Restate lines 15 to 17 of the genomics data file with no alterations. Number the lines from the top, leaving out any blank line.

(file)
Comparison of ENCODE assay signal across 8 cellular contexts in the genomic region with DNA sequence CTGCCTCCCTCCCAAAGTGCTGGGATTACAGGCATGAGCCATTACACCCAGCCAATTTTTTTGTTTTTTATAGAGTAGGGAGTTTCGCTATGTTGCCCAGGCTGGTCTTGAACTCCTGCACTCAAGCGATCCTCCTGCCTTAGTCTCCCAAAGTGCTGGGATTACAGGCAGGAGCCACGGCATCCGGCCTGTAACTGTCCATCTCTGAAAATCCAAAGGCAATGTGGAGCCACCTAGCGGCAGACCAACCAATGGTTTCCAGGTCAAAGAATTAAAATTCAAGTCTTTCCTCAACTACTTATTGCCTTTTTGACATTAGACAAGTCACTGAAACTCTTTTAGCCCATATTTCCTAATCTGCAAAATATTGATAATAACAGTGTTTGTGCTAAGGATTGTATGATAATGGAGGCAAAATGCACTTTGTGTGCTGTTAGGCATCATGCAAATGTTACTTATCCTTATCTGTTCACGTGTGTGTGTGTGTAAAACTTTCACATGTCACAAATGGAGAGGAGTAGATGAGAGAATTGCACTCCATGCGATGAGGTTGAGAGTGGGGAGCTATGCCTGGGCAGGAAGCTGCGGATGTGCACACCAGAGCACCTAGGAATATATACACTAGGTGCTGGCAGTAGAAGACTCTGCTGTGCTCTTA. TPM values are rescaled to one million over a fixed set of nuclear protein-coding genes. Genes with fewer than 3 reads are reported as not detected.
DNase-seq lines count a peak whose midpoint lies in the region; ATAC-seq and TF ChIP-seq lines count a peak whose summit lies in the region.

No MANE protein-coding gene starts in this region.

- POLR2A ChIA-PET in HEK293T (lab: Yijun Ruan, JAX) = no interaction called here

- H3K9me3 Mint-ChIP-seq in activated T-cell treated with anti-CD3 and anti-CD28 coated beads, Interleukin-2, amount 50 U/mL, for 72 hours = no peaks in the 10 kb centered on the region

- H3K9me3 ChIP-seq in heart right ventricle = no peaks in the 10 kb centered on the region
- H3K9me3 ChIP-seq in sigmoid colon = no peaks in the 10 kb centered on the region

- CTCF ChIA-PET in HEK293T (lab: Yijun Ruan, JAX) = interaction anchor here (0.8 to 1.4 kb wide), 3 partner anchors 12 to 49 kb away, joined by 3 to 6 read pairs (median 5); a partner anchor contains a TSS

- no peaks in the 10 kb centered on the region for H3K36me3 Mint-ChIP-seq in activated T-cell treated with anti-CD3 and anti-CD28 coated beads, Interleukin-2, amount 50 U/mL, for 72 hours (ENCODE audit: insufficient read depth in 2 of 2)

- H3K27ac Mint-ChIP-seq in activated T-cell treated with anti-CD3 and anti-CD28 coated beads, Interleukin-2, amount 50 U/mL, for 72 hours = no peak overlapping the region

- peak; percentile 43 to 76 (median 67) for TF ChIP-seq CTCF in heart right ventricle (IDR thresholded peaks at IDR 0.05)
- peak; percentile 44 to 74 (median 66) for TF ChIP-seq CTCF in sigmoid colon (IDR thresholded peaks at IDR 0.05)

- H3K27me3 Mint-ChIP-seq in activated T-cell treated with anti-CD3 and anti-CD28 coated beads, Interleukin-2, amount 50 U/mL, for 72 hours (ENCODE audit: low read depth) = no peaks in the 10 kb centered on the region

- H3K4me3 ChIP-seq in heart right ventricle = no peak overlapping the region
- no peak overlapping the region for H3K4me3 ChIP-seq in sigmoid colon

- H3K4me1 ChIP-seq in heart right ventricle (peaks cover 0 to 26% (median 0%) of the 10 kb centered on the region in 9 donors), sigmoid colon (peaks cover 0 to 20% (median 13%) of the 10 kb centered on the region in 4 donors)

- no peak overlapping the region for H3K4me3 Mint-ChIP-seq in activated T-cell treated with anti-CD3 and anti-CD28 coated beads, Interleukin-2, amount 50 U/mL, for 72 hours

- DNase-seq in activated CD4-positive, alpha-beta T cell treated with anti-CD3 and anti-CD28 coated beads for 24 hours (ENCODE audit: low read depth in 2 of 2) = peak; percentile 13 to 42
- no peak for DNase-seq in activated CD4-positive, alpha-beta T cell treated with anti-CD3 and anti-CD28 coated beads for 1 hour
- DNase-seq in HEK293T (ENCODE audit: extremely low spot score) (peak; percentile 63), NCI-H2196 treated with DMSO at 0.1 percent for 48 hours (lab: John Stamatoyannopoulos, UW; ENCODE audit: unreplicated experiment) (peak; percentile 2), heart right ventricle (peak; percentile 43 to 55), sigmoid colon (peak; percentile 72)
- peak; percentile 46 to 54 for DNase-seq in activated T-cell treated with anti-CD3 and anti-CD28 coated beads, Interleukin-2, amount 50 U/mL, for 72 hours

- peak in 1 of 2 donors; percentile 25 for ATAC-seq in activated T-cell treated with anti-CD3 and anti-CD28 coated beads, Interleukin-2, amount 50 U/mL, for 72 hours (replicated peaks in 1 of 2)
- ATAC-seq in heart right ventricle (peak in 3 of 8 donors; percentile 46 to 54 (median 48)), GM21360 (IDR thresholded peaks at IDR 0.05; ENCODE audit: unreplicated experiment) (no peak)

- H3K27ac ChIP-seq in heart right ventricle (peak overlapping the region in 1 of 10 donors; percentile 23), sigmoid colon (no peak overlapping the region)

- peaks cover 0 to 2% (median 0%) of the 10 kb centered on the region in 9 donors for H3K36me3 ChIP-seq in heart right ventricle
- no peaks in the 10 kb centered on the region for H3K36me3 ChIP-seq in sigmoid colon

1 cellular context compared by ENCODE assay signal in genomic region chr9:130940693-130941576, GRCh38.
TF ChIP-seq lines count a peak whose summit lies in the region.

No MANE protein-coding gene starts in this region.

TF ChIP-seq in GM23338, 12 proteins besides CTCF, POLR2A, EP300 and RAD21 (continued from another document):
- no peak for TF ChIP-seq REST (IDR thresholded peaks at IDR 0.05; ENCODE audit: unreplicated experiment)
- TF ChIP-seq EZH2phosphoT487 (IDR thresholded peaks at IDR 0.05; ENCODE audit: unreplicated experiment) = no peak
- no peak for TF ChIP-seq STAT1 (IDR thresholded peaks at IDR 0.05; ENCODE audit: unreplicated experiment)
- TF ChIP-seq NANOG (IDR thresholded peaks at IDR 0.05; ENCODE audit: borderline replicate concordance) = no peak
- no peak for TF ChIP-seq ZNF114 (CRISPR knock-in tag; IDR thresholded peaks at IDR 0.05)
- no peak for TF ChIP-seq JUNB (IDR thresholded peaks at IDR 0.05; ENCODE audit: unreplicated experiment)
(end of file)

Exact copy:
- no peak overlapping the region for H3K4me3 ChIP-seq in sigmoid colon

- H3K4me1 ChIP-seq in heart right ventricle (peaks cover 0 to 26% (median 0%) of the 10 kb centered on the region in 9 donors), sigmoid colon (peaks cover 0 to 20% (median 13%) of the 10 kb centered on the region in 4 donors)

- no peak overlapping the region for H3K4me3 Mint-ChIP-seq in activated T-cell treated with anti-CD3 and anti-CD28 coated beads, Interleukin-2, amount 50 U/mL, for 72 hours